SHAKESPEARE remains a source of inspiration to young people in the age of the internet and text messaging, a survey revealed yesterday.
A third of young people in Britain say the playwright’s works are still relevant to their lives and have made an important contribution to the English language.
Despite some of the archaic phrases in the plays, first published in the late 16th and early 17th centuries, only 3 per cent of those polled said they would feel intimidated by going to see a Shakespeare production.
The survey of 15 to 35-year-olds, conducted for the Royal Shakespeare Company, also found that more of them have visited a theatre in the past year than have been to a pop concert.
The RSC carried out the research as it looks for ways to attract the so-called "Generation X" to Shakespeare productions. Adrian Noble, the company’s artistic director, said: "Young people have been brought up with many more entertainment options and are far more used to the screen than the stage.
"Yet we know from our own work as well as this research that they still find the experience of live performance a unique and attractive one.
"The trick is to keep trying to overcome the barriers. I don’t think we can stand still on this one. We need to keep listening to young people, and keep devising new ways to attract audiences for the future. What’s great about this research is that if we get it right, we could be pushing at an open door."
The poll of 650 young adults by Mori found 27 per cent believed Shakespeare’s plays have had an important impact on the English language. Only 15 per cent of those polled felt that Shakespeare was not relevant to today’s young people.
While going to the cinema, nightclubs and live sports events were the most favoured leisure options when young people switch off their computers or television sets, the survey also found 28 per cent had been to see a play in the last year and only 1 per cent believed the theatre had a "stuffy" image.
The popularity of Shakespeare among the younger generation may have more to do with Hollywood than English literature lessons.
The Oscar-winning 1998 film Shakespeare In Love starring Gwyneth Paltrow and Joseph Fiennes enjoyed global success, taking 1.82 million at the British box office in its first three days, and the actor Kenneth Branagh directed a series of screen adaptations of Shakespeare’s works in the 1990s which were well received.
There was also critical acclaim for director Baz Luhrmann’s film Romeo + Juliet, which kept the Shakespearean dialogue but set it in 20th century Verona Beach. Hollywood followed that up with Ten Things I Hate About You, an adaptation of The Taming of the Shrew.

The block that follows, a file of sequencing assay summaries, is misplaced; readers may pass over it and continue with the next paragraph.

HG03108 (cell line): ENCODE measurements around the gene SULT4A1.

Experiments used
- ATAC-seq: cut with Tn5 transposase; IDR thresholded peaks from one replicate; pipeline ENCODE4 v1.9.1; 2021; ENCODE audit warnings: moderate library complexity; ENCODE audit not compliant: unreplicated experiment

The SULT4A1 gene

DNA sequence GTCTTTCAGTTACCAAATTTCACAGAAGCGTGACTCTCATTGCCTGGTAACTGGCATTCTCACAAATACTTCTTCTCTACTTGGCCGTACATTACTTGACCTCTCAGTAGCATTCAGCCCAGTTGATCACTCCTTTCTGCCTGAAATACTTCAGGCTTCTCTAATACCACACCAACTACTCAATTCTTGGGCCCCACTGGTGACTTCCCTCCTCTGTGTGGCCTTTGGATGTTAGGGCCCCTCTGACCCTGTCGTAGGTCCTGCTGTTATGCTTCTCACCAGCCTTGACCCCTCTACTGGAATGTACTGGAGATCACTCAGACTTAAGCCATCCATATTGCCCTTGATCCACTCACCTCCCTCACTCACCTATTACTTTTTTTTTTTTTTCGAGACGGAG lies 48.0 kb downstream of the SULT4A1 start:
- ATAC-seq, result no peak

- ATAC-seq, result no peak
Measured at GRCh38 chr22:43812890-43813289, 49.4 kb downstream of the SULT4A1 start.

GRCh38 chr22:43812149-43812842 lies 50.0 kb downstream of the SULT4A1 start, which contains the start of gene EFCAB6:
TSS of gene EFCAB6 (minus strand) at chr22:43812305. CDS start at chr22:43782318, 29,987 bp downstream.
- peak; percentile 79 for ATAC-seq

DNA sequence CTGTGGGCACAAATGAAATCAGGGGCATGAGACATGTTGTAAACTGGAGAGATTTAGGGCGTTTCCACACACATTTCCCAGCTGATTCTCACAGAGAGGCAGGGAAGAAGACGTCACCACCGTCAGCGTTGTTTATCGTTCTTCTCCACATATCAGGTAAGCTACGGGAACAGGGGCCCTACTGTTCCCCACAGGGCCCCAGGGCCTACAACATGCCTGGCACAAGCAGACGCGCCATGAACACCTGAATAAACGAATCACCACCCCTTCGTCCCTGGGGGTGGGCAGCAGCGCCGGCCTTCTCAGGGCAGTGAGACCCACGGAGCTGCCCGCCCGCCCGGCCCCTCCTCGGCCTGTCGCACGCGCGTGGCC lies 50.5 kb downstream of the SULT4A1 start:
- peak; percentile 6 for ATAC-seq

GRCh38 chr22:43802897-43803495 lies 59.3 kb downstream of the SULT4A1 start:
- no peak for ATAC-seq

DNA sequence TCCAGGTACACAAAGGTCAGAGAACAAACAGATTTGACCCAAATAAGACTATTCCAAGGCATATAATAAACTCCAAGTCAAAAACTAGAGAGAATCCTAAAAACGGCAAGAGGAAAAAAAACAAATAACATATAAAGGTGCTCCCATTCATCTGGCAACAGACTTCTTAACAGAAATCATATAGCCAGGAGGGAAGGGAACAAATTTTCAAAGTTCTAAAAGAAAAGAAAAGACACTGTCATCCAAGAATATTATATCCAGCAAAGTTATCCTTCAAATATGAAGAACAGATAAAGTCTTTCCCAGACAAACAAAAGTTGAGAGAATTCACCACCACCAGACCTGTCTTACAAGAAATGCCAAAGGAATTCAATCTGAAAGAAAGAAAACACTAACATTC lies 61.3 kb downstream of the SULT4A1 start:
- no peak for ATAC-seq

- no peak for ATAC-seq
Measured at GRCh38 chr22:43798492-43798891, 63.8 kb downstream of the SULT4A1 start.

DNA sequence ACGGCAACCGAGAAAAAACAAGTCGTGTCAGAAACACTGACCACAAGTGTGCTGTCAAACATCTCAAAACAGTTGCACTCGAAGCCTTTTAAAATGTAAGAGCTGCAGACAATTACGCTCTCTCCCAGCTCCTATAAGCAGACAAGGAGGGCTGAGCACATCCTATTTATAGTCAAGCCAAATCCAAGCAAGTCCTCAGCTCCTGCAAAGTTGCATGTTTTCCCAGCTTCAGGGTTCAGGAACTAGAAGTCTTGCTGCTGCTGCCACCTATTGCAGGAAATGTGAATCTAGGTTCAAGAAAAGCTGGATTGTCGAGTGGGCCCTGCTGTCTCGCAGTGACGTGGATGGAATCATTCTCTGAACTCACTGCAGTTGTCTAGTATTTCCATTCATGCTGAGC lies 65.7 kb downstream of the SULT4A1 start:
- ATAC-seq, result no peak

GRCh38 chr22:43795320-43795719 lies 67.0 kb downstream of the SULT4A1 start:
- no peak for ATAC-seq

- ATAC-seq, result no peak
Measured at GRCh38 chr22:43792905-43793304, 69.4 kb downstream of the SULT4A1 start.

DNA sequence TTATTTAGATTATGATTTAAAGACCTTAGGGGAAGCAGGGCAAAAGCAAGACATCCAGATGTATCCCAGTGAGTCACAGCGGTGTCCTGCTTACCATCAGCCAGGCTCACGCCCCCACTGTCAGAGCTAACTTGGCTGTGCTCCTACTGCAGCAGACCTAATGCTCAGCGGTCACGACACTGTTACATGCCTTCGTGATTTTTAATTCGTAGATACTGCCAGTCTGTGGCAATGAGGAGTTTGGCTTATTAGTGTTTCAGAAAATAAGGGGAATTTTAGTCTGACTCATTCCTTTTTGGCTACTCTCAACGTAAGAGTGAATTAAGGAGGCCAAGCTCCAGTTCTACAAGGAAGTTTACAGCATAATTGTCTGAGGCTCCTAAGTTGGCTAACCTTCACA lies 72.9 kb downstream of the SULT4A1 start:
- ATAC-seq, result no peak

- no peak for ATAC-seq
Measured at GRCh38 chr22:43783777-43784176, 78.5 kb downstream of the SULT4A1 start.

Dr James Loxley, professor of English at the University of Edinburgh, runs a course on Shakespeare and the Cinema and believes it is the screen adaptations that have helped generate a new audience for the Bard.
He said: "There is still a strong interest in his work and there has been a transformation in his representation in the cinema over the last ten years. In the mid-1980s most people were saying Shakespeare in the cinema was dead but Kenneth Branagh showed he could be adapted for modern cinema .
"Shakespeare brought an extraordinary number of new words into the language which are commonplace now. Even though they were written 400 years ago, his works are embedded in our language. We still live in the shadow of Shakespeare."
The survey by the RSC comes ahead of a summer debate which is being held in London tomorrow.
For the love of Shakespeare: An enduring Legacy
SUPPOSE you have to pick just one writer to stand in for the whole of British culture, past and present, who are you going to call?
Suppose you are working out which playwright has the most number of plays at this year’s Edinburgh Festival Fringe: who do you think it can possibly be?
Suppose you are a teacher asking your class which dead white male is the greatest writer these islands have ever produced: What do you think they’re going to say?
Shakespeare, obviously; and today’s poll offers the heartening reassurance that even the MTV generation recognises his greatness.
If you want proof of his continuing relevance, look around you. That choice on which book should represent Britain was made this month by the editors of the Penguin "Wonders of the World" series when they picked Hamlet to represent this sceptr’d isle.
That Fringe programme, out last week, offers the Bard virtually around the clock, from school productions to cabaret acts, including a certain Will Sutton, who promises he can recite all 154 sonnets on demand - and backwards if you ask nicely.
If Shakespeare really is as popular with young people as the survey suggests, then either something is going right in the teaching of English or in the making of feature films.
More probably, one factor reinforces the other: every smouldering glance of Joseph Fiennes or Gwyneth Paltrow in Shakespeare in Love probably made loving Shakespeare that bit more acceptable for the non-geeky teen. Every blast of Baz Luhrman’s soundtrack in Romeo + Juliet probably underlined the case he made for staying true to the original text. Shakespeare cannot, however, be entirely kept alive by films made even by actors of the calibre of Al Pacino, Kenneth Branagh and Ian McKellen. He cannot rely on survival through trendiness - and fortunately he doesn’t need to.
Whoever he was - and there are only 13 facts about Shakespeare that historians are sure about - we know this: No-one has written in this language with more passion and poetry, or with a greater imaginative sweep.
True, it takes a small effort (or a good teacher) to understand Shakespeare, to stretch our imaginations beyond what daily life demands of us.
But in Hamlet, just to take one example, he puts modern man on stage for the first time - sceptical about a possibly bogus heroic past, completely complex, uncertain about almost everyone around him.